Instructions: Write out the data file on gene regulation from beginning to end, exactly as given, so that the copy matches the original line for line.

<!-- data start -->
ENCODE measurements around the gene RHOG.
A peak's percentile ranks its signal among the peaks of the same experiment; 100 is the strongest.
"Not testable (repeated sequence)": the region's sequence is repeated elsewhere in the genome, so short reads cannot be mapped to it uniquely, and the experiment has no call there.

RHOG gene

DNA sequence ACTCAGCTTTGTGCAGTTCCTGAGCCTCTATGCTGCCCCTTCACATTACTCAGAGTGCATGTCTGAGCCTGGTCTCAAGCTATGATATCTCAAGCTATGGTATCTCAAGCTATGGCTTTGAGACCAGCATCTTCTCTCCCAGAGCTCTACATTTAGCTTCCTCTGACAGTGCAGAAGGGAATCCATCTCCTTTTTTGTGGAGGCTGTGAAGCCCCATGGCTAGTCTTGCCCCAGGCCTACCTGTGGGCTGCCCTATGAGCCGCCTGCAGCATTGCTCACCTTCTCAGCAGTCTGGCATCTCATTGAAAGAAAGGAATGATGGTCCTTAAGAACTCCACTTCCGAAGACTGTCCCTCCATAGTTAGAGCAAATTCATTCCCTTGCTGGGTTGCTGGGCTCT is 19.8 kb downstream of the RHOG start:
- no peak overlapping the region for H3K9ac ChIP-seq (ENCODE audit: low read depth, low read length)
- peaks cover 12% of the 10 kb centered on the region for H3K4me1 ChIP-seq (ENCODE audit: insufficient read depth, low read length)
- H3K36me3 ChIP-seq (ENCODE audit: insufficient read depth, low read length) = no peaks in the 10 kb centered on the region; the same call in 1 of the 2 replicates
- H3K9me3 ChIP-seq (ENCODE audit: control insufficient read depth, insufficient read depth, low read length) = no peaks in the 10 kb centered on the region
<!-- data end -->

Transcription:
ENCODE measurements around the gene RHOG.
A peak's percentile ranks its signal among the peaks of the same experiment; 100 is the strongest.
"Not testable (repeated sequence)": the region's sequence is repeated elsewhere in the genome, so short reads cannot be mapped to it uniquely, and the experiment has no call there.

RHOG gene

DNA sequence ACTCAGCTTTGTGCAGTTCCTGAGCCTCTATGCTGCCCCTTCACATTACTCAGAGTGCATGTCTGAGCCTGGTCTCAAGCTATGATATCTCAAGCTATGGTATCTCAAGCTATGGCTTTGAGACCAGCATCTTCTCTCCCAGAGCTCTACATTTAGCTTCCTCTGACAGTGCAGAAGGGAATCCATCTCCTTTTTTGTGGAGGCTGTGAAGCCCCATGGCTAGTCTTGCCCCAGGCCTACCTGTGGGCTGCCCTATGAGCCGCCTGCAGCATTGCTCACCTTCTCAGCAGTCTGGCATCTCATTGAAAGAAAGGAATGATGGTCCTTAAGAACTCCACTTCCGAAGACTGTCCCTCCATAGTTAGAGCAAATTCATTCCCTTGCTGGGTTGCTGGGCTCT is 19.8 kb downstream of the RHOG start:
- no peak overlapping the region for H3K9ac ChIP-seq (ENCODE audit: low read depth, low read length)
- peaks cover 12% of the 10 kb centered on the region for H3K4me1 ChIP-seq (ENCODE audit: insufficient read depth, low read length)
- H3K36me3 ChIP-seq (ENCODE audit: insufficient read depth, low read length) = no peaks in the 10 kb centered on the region; the same call in 1 of the 2 replicates
- H3K9me3 ChIP-seq (ENCODE audit: control insufficient read depth, insufficient read depth, low read length) = no peaks in the 10 kb centered on the region